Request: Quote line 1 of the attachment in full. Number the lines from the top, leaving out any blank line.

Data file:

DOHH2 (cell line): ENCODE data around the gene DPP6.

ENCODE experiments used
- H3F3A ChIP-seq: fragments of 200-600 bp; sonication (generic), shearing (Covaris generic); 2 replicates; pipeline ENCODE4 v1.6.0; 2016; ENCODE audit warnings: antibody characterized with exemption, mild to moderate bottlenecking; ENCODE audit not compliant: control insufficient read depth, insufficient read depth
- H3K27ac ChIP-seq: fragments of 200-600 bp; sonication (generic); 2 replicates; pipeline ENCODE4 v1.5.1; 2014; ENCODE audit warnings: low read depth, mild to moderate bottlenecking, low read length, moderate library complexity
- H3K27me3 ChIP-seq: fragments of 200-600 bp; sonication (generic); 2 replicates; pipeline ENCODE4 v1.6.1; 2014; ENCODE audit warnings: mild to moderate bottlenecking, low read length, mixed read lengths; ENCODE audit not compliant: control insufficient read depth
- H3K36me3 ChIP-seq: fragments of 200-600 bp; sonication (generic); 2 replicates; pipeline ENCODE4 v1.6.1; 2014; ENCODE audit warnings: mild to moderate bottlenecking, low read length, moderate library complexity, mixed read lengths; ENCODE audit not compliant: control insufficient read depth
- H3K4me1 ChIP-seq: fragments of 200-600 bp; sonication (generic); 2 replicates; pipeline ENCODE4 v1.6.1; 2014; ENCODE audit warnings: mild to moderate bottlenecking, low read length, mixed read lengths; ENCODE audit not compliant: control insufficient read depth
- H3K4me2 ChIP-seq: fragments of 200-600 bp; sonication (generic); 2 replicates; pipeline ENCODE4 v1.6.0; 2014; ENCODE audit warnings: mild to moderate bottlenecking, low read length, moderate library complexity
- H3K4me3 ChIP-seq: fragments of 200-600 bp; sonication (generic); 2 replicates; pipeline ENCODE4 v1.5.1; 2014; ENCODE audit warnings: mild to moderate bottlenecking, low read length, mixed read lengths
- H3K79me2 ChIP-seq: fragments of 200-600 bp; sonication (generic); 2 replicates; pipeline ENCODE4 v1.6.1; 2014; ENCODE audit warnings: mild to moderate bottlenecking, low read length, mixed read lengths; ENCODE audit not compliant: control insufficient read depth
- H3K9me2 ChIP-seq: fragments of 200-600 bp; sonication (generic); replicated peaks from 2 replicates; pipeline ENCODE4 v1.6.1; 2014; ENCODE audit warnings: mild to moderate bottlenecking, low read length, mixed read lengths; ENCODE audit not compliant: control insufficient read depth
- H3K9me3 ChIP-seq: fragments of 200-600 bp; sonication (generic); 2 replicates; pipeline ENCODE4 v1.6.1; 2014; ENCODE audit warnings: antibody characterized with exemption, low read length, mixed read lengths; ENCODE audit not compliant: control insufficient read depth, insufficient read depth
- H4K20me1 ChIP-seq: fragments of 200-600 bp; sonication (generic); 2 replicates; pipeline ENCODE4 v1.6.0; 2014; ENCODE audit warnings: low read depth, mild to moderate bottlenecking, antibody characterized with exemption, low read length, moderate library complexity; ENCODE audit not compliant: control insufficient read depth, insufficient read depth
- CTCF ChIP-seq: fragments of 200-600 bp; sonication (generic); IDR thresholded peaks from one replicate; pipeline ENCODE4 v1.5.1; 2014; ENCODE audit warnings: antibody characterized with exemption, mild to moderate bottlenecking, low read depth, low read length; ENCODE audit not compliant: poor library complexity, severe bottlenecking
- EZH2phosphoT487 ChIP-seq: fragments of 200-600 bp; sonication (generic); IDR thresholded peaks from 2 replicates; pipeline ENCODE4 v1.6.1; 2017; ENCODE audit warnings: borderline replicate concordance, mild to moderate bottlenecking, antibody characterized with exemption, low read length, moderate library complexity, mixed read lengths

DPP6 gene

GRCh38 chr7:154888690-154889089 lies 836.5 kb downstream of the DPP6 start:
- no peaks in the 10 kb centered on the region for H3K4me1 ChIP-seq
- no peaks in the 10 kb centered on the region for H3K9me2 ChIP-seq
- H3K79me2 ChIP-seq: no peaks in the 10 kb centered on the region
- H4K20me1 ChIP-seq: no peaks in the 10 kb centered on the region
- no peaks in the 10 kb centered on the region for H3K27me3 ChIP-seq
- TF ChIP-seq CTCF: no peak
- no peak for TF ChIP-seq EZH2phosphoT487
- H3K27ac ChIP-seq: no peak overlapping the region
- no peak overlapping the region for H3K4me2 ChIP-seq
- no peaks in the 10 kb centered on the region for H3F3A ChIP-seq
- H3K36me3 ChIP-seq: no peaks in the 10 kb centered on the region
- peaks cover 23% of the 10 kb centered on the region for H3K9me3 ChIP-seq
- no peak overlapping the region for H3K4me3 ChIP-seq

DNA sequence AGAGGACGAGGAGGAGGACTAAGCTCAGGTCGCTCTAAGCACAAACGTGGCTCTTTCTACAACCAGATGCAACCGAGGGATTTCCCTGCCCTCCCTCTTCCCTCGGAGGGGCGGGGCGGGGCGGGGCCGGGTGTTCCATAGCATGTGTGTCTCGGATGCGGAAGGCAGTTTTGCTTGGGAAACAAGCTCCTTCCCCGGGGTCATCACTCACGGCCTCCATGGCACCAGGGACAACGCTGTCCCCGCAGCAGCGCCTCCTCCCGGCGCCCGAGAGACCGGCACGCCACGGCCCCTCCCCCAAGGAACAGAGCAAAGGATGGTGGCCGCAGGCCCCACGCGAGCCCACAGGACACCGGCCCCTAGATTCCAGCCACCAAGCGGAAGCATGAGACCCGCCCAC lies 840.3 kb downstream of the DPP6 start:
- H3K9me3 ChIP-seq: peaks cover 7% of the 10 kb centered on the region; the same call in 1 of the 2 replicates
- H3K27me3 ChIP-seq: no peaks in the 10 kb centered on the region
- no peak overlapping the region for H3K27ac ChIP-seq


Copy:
DOHH2 (cell line): ENCODE data around the gene DPP6.